Even The Asylum, masters of the mockbuster, isn't safe from having their concepts knocked off, For what we have in these two movies is their "dual creature feature" concept, e.g. RoboGator vs. Crocosoid [I completely made that up, but head honcho David Michael Latt just make a note on his iPad], ramped up by the simple method of combining the two. So, rather than a shark taking on an octopus, we have a shark combined with an octopus, and you get the worst of both: shark mouth at the front, slimiy octo-tentacles (with spikes, because... why not?) at the rear. Brilliant! Of course, as the original shows, this could only be the product of top minds in the military-industrial complex, specifically Dr. Nathan Sands (Roberts). The beast wears a device on its skull to allow for it to be controlled, but during a trail run, this breaks, allowing the creature to go on a rampage down the coast to Mexico. His daughter, Nicole (Lane), goes after it, accompanied by former minion Andy Flynn (Bursin), initially trying to bring it back under control, then realizing when that's not going to happen, to destroy it.
It's a lovely idea, especially since it allows the beast to roam both the water and the land, as necessary to the plot. The film doesn't hang around, and moves briskly from attack to attack, the hunters chasing in its wake. This pacing is definitely one of the strong suit, but the makers also don't take themselves too seriously, and aware how ludicrous the entire concept os. [It's a Roger Corman production - he shows up in a cameo as a beachcomber] In particular, witness the discussion between two boat workers, eating their lunch and discussing ways to die, before being plucked off the craft by the sharktopus. Or the bit where a bungee-jumping beach bunny leaps to her inevitable doom: as soon as the scene starts, you know its only a matter of time. Much like Sharknado, it's a film where both makers and viewers are on the same page, having fun with the concept, and rolling with the idiocy. As such, it can only be enjoyed.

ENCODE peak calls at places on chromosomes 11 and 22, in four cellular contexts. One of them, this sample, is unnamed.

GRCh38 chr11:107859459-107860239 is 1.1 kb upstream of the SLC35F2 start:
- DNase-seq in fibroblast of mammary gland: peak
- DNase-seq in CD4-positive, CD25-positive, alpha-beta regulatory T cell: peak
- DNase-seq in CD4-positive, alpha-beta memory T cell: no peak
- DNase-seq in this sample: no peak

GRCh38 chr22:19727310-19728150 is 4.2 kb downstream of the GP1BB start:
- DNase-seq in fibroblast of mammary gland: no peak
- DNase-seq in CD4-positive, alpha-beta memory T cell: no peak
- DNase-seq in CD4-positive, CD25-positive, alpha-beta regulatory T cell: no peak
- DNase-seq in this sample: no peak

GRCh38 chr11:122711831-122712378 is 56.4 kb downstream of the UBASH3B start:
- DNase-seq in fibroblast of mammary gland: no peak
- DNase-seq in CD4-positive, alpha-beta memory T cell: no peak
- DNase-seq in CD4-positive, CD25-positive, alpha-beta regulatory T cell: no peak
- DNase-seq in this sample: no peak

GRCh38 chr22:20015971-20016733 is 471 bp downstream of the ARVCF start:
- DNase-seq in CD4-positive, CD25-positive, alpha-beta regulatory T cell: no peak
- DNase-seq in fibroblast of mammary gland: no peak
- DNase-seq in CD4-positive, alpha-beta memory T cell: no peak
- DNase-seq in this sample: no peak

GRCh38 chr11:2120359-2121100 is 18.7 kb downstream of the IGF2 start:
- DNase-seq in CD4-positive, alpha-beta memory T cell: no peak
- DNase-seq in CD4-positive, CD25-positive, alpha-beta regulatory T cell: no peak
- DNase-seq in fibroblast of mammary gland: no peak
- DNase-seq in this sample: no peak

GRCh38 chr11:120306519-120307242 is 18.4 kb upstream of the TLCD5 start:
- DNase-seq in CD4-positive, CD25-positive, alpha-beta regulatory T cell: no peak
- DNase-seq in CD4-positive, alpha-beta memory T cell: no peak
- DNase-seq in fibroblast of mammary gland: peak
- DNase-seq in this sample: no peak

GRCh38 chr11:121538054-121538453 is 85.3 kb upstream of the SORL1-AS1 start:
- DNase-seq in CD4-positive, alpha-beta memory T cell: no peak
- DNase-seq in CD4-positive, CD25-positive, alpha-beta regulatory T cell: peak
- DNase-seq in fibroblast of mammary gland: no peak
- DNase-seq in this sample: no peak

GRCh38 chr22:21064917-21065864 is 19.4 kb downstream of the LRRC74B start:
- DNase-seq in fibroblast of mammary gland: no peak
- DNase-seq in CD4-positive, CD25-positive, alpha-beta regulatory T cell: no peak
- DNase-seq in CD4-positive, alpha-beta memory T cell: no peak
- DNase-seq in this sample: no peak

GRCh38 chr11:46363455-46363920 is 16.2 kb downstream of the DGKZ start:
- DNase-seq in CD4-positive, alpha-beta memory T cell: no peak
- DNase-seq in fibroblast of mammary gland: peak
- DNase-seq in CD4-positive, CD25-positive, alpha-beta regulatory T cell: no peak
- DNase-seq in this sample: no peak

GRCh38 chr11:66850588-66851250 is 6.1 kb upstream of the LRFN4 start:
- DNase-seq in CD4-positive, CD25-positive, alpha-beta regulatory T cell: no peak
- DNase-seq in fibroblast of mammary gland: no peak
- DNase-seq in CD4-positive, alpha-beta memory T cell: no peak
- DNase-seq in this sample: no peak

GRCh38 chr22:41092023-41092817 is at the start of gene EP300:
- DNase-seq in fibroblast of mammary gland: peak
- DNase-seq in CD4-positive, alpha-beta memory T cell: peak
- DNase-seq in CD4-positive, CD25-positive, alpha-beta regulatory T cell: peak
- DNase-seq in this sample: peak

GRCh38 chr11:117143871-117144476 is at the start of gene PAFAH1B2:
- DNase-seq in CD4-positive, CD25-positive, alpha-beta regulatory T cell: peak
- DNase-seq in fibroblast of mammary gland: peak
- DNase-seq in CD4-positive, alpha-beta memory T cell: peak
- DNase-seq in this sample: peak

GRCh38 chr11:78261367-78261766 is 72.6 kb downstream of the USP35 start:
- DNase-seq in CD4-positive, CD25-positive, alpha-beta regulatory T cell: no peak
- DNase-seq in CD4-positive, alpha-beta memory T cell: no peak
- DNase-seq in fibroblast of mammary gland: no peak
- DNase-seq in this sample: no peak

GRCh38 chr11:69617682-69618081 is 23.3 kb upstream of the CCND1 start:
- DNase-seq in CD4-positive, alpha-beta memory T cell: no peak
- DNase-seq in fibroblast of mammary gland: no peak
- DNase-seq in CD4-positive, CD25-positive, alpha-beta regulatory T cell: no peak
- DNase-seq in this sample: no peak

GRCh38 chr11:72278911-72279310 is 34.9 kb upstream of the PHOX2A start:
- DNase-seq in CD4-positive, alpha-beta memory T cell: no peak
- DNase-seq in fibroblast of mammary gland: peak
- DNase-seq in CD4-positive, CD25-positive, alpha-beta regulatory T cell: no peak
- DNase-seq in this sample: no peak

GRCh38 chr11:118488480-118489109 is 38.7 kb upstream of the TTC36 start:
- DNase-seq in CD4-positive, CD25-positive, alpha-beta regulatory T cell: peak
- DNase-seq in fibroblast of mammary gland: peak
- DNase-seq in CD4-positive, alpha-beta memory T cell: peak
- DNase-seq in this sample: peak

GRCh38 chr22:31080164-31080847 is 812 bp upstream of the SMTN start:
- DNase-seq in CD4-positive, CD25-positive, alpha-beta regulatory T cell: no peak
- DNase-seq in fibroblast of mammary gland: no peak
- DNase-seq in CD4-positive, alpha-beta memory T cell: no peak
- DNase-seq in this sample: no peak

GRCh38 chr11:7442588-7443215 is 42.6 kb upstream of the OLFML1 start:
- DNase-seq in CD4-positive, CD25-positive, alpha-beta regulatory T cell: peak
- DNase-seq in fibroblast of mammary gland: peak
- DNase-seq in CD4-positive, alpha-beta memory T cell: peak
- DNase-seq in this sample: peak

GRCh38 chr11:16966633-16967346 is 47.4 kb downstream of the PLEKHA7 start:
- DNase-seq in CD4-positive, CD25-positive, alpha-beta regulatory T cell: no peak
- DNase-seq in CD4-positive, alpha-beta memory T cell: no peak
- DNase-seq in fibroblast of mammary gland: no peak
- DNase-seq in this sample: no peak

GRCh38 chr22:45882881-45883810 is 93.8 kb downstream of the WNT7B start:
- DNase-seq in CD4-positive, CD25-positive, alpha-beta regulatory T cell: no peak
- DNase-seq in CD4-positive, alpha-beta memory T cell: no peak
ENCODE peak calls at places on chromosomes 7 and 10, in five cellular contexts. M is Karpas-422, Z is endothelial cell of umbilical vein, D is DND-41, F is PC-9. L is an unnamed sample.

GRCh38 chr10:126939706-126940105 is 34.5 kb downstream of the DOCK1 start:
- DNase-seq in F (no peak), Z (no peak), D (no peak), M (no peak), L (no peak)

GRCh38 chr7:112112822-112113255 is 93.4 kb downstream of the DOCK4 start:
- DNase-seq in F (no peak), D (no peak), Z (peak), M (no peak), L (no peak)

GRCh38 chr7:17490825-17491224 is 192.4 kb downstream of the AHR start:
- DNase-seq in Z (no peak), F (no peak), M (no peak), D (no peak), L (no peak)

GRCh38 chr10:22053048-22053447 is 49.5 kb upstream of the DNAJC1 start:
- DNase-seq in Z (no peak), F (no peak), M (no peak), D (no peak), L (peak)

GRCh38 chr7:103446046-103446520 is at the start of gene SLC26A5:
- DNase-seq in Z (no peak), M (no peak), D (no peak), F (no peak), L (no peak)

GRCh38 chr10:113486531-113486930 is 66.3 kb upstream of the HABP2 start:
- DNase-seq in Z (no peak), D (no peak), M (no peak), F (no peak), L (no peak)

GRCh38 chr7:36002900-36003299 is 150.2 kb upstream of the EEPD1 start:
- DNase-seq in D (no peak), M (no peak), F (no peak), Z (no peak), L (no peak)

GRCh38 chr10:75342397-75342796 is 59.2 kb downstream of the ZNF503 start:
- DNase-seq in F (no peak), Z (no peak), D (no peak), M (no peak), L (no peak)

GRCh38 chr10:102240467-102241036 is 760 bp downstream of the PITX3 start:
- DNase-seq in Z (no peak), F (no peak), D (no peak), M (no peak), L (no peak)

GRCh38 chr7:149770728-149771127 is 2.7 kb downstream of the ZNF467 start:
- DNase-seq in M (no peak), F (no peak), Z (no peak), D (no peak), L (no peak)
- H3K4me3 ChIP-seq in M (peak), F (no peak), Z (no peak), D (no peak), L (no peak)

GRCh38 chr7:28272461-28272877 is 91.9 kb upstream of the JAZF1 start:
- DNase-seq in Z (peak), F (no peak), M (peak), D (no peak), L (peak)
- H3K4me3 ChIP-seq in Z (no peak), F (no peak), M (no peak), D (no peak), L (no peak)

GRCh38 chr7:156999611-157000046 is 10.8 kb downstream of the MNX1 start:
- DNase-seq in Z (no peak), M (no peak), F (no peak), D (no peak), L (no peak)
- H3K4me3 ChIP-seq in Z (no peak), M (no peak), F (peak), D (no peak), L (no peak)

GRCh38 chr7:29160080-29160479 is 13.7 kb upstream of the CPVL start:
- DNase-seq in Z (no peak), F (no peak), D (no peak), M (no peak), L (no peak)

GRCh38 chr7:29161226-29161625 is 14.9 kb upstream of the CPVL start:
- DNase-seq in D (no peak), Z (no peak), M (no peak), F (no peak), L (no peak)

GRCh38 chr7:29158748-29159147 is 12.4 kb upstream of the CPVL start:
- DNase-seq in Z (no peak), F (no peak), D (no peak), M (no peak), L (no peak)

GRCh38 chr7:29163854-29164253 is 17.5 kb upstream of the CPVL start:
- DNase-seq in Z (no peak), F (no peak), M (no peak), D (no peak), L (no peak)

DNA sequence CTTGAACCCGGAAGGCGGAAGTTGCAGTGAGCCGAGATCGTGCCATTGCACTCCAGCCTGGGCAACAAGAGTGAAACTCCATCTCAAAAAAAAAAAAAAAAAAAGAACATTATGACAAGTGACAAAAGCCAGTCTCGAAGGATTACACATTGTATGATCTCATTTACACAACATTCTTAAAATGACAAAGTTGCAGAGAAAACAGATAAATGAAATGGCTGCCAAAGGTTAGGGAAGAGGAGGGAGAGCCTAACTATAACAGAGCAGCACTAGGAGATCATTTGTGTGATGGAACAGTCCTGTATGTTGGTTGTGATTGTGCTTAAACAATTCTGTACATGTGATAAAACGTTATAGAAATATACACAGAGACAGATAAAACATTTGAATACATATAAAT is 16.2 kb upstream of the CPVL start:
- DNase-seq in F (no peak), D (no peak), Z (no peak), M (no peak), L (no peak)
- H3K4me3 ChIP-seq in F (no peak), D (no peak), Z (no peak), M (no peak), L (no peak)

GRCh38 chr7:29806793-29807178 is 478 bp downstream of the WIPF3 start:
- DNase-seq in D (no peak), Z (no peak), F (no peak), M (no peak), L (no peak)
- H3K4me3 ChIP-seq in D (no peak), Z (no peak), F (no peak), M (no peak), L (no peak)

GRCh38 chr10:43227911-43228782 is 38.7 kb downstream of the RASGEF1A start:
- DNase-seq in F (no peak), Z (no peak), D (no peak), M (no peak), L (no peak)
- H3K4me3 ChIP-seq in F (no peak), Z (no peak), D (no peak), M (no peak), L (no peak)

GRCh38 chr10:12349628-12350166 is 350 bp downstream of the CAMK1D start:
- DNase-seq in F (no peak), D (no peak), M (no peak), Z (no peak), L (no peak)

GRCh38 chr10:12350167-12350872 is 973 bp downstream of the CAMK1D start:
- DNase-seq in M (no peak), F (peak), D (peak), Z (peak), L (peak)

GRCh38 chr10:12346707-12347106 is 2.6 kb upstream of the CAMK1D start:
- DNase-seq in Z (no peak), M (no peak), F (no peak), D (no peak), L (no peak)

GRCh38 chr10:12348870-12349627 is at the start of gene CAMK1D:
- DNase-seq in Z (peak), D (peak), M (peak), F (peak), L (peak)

The question is, where do you go from there? The answer is a sequel, naturally, which throws another cross-habitat monstrosity into the mix, taking a barracuda and combining it with DNA extracted from a pteranadon [again, because... why not?]. While the sharktopus - and I trust I'm not spoiling this for anyone - was destroyed at the end of the original, the inevitable egg-sac survived, and was found by marine biologist Lorena Christmas (Savoy), who raises it herself. Meanwhile, another mad scientist, Dr. Symes (Carradine), creates his creation, and naturally, it also runs amok, after an East European hacker breaks into the system and hijacks the control mechanism, with the aim of selling Pteracuda to the highest bidder. There's only one thing which can stop it, and so Symes sends his minions out after the sharktopus, currently living the quiet life as an attraction in a shithole Mexican sea-park.
It's just not as much fun, and illustrates nicely the gap between "bad" and "so bad it's good" cinema. There's just too much going on here involving the human element, which is generally the least interesting thing about these movies. You've the military, the hacker, the theme-park, a TV crew covering events... It all just interferes with what we want to see, which is sharktopus attacking things. And the pteracuda is actually a disappointment: I was hoping for a more blatant combination of the two, but what you have here is basically a pteranadon that can swim. I do kinda like the kaiju-esque aspect, with sharktopus now being (more or less) on the side of mankind. But, just as in Godzilla, there's too much time spent on stuff which is not in the title - there's even a Conan O'Brien cameo, for no logical reason - and that's the main difference which makes this not as entertaining as the original. Still, I must confess to a sneaking anticipation for the alleged third part, Sharktopus vs. Mermantula...